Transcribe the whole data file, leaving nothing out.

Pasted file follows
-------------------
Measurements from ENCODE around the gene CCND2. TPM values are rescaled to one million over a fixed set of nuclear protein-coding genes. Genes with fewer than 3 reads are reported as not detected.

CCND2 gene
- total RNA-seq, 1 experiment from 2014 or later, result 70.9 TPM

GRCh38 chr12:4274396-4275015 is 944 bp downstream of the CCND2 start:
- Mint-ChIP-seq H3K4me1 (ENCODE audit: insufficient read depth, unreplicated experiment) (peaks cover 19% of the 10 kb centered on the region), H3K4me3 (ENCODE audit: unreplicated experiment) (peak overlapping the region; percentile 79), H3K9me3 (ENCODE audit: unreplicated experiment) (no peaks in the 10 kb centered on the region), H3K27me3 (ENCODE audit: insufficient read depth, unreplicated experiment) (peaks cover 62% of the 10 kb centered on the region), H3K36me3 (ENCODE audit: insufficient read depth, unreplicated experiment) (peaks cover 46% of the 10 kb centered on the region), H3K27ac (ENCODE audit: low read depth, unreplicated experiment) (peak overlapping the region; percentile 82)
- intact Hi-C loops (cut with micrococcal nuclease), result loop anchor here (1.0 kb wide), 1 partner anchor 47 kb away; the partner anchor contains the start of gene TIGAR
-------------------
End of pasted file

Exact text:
Measurements from ENCODE around the gene CCND2. TPM values are rescaled to one million over a fixed set of nuclear protein-coding genes. Genes with fewer than 3 reads are reported as not detected.

CCND2 gene
- total RNA-seq, 1 experiment from 2014 or later, result 70.9 TPM

GRCh38 chr12:4274396-4275015 is 944 bp downstream of the CCND2 start:
- Mint-ChIP-seq H3K4me1 (ENCODE audit: insufficient read depth, unreplicated experiment) (peaks cover 19% of the 10 kb centered on the region), H3K4me3 (ENCODE audit: unreplicated experiment) (peak overlapping the region; percentile 79), H3K9me3 (ENCODE audit: unreplicated experiment) (no peaks in the 10 kb centered on the region), H3K27me3 (ENCODE audit: insufficient read depth, unreplicated experiment) (peaks cover 62% of the 10 kb centered on the region), H3K36me3 (ENCODE audit: insufficient read depth, unreplicated experiment) (peaks cover 46% of the 10 kb centered on the region), H3K27ac (ENCODE audit: low read depth, unreplicated experiment) (peak overlapping the region; percentile 82)
- intact Hi-C loops (cut with micrococcal nuclease), result loop anchor here (1.0 kb wide), 1 partner anchor 47 kb away; the partner anchor contains the start of gene TIGAR